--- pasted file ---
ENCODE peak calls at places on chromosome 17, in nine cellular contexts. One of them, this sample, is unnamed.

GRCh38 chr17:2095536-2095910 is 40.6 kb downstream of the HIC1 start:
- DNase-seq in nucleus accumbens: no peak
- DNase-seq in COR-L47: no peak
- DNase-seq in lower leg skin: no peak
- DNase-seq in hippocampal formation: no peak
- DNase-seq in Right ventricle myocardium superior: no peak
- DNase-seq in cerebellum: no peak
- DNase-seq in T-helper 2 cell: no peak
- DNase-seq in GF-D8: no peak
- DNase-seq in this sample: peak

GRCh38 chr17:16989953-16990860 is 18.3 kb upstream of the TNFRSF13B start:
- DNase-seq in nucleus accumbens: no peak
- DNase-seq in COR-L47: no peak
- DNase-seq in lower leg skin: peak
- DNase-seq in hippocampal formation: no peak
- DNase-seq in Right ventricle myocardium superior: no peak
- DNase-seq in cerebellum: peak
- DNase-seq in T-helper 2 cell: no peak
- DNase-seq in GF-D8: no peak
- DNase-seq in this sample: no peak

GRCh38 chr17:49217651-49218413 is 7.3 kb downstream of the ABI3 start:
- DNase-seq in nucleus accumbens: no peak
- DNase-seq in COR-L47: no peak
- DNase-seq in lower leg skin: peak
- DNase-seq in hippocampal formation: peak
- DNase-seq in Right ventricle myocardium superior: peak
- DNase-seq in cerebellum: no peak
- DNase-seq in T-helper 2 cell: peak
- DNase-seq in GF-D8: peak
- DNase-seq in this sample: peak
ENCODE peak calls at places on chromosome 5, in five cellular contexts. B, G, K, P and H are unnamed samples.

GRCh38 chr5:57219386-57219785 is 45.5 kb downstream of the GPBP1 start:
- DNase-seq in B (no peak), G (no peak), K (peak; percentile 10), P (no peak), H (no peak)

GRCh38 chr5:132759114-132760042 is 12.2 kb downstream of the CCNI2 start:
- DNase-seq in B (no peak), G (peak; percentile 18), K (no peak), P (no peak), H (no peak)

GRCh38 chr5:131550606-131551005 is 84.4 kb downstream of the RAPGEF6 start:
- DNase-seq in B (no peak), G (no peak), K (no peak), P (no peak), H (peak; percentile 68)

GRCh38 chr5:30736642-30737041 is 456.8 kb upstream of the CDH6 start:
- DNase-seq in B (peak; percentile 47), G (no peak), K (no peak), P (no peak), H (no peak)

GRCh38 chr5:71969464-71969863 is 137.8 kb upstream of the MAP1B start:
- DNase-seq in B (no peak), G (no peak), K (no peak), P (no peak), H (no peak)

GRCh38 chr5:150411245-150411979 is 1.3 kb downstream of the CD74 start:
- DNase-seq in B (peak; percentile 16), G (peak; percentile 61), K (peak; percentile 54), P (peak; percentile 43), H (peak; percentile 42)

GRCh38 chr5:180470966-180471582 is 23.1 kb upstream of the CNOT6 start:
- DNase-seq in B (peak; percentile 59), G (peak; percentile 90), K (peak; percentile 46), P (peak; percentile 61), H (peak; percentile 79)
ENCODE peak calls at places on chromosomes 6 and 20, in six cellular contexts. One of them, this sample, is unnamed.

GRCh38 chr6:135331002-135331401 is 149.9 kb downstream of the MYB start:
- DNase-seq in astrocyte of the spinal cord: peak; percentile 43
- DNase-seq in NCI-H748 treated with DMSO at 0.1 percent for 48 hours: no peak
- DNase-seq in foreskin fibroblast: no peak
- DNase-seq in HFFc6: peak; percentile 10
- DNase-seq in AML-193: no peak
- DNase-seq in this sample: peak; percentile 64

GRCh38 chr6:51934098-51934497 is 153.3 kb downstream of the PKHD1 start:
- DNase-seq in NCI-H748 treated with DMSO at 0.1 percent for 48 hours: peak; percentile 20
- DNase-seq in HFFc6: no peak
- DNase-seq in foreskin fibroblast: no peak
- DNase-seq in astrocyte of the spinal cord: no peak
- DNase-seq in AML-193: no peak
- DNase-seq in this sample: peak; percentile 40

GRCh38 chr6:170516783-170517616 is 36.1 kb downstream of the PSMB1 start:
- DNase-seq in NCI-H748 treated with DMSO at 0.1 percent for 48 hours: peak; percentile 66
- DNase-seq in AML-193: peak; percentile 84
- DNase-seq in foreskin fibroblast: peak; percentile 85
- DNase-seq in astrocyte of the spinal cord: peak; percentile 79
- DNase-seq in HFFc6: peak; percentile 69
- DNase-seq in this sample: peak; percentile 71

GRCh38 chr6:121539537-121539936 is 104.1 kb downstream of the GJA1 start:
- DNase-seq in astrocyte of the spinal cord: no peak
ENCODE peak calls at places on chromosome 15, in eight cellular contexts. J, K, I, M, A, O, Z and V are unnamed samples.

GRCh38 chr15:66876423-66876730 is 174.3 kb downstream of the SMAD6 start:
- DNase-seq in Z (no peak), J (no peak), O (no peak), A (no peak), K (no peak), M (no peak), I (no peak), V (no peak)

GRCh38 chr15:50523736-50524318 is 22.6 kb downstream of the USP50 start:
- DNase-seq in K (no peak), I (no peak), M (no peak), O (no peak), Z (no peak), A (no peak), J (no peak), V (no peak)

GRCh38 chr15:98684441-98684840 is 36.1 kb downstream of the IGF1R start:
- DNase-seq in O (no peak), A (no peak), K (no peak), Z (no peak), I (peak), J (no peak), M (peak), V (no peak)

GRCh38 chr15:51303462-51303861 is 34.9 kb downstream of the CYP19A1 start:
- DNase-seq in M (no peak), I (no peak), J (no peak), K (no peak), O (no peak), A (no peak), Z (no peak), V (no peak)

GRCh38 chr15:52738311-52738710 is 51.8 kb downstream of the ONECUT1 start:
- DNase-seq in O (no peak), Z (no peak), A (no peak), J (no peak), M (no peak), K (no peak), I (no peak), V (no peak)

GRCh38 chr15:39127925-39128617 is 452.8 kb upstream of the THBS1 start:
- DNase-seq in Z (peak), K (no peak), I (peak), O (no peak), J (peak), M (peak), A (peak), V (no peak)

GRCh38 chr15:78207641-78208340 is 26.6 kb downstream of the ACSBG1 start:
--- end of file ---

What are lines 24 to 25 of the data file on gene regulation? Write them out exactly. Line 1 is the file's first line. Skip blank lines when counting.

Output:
- DNase-seq in COR-L47: no peak
- DNase-seq in lower leg skin: peak